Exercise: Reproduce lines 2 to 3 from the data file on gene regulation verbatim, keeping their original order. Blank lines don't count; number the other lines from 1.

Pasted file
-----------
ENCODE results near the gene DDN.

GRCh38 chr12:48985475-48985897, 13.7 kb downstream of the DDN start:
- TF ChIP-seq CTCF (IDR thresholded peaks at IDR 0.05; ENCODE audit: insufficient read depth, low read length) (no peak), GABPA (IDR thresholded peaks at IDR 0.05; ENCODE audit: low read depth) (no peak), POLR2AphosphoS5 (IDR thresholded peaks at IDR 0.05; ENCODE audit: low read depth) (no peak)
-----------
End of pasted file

GRCh38 chr12:48985475-48985897, 13.7 kb downstream of the DDN start:
- TF ChIP-seq CTCF (IDR thresholded peaks at IDR 0.05; ENCODE audit: insufficient read depth, low read length) (no peak), GABPA (IDR thresholded peaks at IDR 0.05; ENCODE audit: low read depth) (no peak), POLR2AphosphoS5 (IDR thresholded peaks at IDR 0.05; ENCODE audit: low read depth) (no peak)